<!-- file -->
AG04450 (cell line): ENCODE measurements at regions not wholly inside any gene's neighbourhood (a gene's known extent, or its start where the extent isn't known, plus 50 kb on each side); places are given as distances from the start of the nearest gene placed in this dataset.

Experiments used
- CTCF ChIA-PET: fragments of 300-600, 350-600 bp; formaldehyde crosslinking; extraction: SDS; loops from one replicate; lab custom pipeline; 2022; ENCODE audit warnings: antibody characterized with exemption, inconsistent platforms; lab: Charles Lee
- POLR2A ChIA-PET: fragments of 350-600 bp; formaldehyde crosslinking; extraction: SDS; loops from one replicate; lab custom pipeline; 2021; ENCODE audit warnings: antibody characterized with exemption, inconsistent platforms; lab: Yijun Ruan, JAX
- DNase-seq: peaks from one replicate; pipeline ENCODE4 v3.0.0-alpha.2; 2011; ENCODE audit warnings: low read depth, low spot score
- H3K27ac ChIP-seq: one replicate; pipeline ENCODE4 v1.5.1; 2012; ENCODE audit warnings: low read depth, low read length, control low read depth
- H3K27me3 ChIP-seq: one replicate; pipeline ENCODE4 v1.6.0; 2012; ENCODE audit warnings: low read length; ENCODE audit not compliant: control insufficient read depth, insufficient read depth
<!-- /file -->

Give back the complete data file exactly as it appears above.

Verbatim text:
AG04450 (cell line): ENCODE measurements at regions not wholly inside any gene's neighbourhood (a gene's known extent, or its start where the extent isn't known, plus 50 kb on each side); places are given as distances from the start of the nearest gene placed in this dataset.

Experiments used
- CTCF ChIA-PET: fragments of 300-600, 350-600 bp; formaldehyde crosslinking; extraction: SDS; loops from one replicate; lab custom pipeline; 2022; ENCODE audit warnings: antibody characterized with exemption, inconsistent platforms; lab: Charles Lee
- POLR2A ChIA-PET: fragments of 350-600 bp; formaldehyde crosslinking; extraction: SDS; loops from one replicate; lab custom pipeline; 2021; ENCODE audit warnings: antibody characterized with exemption, inconsistent platforms; lab: Yijun Ruan, JAX
- DNase-seq: peaks from one replicate; pipeline ENCODE4 v3.0.0-alpha.2; 2011; ENCODE audit warnings: low read depth, low spot score
- H3K27ac ChIP-seq: one replicate; pipeline ENCODE4 v1.5.1; 2012; ENCODE audit warnings: low read depth, low read length, control low read depth
- H3K27me3 ChIP-seq: one replicate; pipeline ENCODE4 v1.6.0; 2012; ENCODE audit warnings: low read length; ENCODE audit not compliant: control insufficient read depth, insufficient read depth